It is the height of the French Revolution and the shadow of Madame Guillotine hangs over Paris. An air of dread fills the air, one that I couldn’t escape right from the very first pages of this excellent novel. Our hero is Yann Margoza, a person with special powers that he uses not only to delight the Paris audiences as part of the Circus de Follies theatre group, but also to spirit away people under threat of death for being, knowing, or even working for, someone who was once rich.
Yann certainly lives an exciting life, complicated by his love for one of his escapees, Sido, whose story is also told, and his battle against the powers of darkness embodied by Count Kalliovski, who died some months earlier yet still walks the Paris streets at night. A myriad of characters, some with general human failings and others with just plain evil intent, roam through these pages. Some meet satisfyingly unpleasant ends and others are casualties of the Reign of Terror. Sally Gardner weaves a silver thread through all of the Horrors of the time and mingles a few of her own horrors into the Paris underworld.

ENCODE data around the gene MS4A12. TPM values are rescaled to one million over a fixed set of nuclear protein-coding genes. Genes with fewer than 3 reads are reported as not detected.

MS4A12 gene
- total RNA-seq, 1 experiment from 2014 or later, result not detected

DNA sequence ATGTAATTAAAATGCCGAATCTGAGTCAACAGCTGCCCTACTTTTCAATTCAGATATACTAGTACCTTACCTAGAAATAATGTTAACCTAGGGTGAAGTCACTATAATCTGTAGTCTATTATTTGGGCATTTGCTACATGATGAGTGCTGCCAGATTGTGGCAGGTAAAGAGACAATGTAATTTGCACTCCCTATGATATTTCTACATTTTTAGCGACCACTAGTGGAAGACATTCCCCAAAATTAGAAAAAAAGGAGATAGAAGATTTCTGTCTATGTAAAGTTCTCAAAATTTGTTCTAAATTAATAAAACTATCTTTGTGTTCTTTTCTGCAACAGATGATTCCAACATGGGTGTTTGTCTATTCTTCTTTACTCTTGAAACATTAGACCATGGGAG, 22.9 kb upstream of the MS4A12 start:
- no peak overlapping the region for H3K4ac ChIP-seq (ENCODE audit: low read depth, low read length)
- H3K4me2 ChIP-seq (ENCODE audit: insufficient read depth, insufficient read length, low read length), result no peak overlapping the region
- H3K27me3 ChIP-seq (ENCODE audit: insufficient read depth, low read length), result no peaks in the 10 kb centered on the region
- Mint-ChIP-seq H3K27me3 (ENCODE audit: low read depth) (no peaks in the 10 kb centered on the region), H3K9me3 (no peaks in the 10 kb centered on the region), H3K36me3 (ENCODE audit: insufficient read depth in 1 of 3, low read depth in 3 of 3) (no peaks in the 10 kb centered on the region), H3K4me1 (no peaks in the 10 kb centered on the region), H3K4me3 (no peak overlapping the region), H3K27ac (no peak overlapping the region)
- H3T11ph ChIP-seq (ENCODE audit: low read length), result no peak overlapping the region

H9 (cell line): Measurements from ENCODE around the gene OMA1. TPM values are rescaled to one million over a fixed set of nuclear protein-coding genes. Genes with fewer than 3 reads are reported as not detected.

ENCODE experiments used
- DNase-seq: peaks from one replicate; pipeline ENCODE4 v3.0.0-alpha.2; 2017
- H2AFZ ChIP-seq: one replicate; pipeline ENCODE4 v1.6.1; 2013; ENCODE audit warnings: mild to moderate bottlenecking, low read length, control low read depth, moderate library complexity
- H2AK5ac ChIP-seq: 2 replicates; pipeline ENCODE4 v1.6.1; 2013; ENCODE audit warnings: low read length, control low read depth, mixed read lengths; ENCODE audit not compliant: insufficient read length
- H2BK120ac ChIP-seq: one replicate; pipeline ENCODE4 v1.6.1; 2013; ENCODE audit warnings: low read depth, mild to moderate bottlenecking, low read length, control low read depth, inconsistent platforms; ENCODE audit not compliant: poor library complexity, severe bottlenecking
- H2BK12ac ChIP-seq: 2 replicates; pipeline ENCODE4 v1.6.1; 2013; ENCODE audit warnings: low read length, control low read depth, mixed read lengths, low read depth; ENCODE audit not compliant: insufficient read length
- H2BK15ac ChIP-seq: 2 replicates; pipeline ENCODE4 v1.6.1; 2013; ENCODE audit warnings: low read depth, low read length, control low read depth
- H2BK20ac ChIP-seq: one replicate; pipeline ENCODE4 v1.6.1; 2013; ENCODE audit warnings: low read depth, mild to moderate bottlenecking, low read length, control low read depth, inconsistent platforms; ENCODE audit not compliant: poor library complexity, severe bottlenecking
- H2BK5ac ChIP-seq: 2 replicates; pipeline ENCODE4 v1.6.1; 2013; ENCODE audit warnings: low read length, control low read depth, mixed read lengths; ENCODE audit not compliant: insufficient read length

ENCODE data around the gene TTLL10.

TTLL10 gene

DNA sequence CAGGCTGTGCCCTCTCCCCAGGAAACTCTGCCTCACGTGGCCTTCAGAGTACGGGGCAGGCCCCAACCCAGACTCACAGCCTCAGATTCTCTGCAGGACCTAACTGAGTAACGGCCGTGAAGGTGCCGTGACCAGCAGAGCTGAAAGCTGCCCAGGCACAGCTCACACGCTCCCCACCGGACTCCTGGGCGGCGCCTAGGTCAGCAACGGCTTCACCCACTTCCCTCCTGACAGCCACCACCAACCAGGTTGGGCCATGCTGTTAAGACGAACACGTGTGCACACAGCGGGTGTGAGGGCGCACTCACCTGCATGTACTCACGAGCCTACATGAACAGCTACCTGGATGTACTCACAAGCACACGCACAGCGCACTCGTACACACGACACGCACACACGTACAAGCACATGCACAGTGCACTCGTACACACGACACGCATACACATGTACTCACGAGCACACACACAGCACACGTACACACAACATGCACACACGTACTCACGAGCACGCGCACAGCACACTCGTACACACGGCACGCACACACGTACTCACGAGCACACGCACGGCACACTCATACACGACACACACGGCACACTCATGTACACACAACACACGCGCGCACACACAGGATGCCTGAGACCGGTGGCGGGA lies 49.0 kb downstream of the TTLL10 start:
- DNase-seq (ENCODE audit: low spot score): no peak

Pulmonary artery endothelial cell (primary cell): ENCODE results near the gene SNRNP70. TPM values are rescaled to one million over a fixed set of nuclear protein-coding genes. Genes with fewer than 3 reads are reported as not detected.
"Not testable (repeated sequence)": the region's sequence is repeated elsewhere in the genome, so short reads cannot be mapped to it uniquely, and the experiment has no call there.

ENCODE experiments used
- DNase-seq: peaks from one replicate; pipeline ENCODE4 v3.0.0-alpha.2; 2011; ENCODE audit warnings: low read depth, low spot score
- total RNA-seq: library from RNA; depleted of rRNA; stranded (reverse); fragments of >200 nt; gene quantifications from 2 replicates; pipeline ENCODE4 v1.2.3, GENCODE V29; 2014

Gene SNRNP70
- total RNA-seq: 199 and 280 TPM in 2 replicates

It is a book that is difficult to put down. If, like me, you have a tendency to avoid things that go bump in the night, then I warn you that this story abounds with them. But the main characters are ones you quickly care enough about to see them through to their (some times bitter) ends. I imagine many who like vampires and underworld stories will find it enjoyable and wonder why I felt a sense of dread throughout. But I feel it was the way the author captured the time as well as the supernatural elements. It makes you wonder about the rights and wrongs of revolution though. I doubt whether many contemporary readers feel much sympathy for those born hugely rich who dance at their parties in London while the masses starve in the gutters, but it does lead to the question as to who really wins in an uprising.